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Judge says government can seize convicted Russian exec's London flat

A federal judge yesterday issued a preliminary order of forfeiture for the London flat owned by Vladislav Klyushin, convicted last September of orchestrating a hacking scheme that netted him and employees of his Moscow firm some $93 million in profits through advance looks at corporate financial statements via a data center in the Downtown Crossing Macy's building.

In her order, US District Court Judge Patti Saris said the sale of the apartment could help the government claw back at least some of the roughly $34 million it says Klyushin himself made in stock-trading profit through hacking into servers used by publicly held corporations to store their financial data before releasing the documents to the SEC and the public.

The 786-square-foot apartment on the second floor of 4 Emperor's Gate, in London's Royal Borough of Kensington and Chelsea, has a valuation of about £2.6 million, or about $3.3 million.

Klyushin currently resides in a cell at the minimum-security Fort Dix prison in New Jersey.

However, the US government will have to wait before asking the British government to let it sell the flat. Notice of the impending seizure first has to be published on the government's online listing of property up for forefeiture for 30 days.

Also, Klyushin is currently appealing his conviction to the federal First Circuit Court of Appeals in Boston.

Also, in a filing before Saris issued her ruling, his attorney argued that Klyushn doesn't even own the flat anymore - he signed it over to his wife.

And, in any case, his lawyer argues, the treaty between the US and the UK relating to forfeiture says property there can only be seized if it was obtained with proceeds from the crime in question, and Klyushin purchased it well before the hacking scheme began - back in his salad days, when he had his own yacht and could hire private planes and helicopters to take him and his family to skiing vacations in Switzerland - such as the one he never got to take because Swiss police, acting on behalf of the FBI, arrested him as he and his family were walking from the private plane that had just flown them into Switzerland from Moscow, to the private helicopter they were about to take to a ski resort.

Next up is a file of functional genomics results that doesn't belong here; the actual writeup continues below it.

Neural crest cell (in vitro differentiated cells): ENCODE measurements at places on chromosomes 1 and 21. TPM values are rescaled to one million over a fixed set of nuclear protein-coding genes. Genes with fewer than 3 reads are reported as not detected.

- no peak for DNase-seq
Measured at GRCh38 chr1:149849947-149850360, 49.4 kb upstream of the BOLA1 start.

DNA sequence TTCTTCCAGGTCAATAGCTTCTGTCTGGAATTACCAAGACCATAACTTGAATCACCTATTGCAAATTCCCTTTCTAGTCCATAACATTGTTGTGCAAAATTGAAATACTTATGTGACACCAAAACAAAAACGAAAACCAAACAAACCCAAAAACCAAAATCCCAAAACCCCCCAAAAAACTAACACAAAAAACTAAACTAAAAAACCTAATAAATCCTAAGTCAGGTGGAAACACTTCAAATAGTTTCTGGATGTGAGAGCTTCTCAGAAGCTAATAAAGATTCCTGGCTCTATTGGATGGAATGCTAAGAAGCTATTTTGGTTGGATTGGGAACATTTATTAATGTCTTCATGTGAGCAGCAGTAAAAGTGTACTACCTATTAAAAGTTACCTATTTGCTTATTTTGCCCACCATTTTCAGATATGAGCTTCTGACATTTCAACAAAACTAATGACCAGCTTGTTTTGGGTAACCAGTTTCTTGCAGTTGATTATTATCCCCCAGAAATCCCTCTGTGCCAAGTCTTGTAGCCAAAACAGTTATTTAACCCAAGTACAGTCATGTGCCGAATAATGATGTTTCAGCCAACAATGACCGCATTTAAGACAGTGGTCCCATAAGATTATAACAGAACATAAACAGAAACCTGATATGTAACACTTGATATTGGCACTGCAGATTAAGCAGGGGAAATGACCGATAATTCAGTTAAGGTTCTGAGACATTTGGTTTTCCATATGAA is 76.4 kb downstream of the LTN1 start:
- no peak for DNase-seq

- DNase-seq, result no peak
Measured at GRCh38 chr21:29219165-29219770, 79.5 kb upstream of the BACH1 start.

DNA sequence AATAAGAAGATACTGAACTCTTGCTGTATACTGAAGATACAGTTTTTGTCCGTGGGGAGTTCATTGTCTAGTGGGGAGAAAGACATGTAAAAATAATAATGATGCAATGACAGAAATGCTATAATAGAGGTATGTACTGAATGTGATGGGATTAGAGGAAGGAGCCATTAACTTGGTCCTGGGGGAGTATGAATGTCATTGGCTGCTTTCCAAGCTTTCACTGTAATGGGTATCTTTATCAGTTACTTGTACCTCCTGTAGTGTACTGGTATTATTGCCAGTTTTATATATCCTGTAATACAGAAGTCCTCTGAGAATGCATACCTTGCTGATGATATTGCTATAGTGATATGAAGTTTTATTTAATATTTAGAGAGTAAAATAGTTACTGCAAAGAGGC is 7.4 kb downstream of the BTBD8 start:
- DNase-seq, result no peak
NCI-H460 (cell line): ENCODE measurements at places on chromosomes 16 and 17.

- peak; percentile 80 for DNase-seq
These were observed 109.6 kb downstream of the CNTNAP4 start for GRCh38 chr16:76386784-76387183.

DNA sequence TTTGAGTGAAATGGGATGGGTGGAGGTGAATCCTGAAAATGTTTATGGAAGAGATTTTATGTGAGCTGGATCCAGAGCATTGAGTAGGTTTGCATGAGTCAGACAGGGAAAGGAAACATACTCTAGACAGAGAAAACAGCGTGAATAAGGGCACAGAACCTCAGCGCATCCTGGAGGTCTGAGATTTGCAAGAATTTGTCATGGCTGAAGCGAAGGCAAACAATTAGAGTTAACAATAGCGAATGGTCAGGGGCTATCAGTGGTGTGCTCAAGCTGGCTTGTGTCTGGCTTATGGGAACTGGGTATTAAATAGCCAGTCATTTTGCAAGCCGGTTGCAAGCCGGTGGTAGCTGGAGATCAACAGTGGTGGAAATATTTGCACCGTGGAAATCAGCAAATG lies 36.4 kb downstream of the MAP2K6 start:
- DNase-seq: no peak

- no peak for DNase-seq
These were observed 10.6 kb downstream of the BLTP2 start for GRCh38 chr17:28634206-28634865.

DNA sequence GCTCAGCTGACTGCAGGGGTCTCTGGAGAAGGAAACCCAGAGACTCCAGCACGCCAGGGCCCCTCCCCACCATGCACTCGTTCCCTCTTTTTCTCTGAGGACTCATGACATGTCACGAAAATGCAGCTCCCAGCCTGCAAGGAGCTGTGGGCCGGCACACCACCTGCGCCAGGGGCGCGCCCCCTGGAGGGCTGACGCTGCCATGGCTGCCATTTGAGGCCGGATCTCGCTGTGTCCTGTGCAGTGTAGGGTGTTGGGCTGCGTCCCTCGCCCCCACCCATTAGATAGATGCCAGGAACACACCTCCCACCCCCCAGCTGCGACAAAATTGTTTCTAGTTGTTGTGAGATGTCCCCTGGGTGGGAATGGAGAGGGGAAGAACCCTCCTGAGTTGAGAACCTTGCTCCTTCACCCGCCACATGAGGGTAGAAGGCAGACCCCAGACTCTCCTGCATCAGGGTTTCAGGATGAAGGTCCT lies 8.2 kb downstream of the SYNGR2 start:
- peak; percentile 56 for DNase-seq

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Considering the relative importance, economic and otherwise, of Macy's and the Internet exchange in the same building, we should really be talking about that building as the Internet exchange building that incidentally has a department store on the ground floor.

Seems like an appropriate fate for a user-unfriendly mall built like a fortress.

Entrance is at the corner of Summer and Chauncey streets.

Let's just see how it goes in London. Oh, and I won't be holding my breath.

US and UK do not have a treaty enforcing civil judgements. Although this arises out of a criminal case, the forfeiture of property in the UK will be like Jarndyce v. Jarndyce.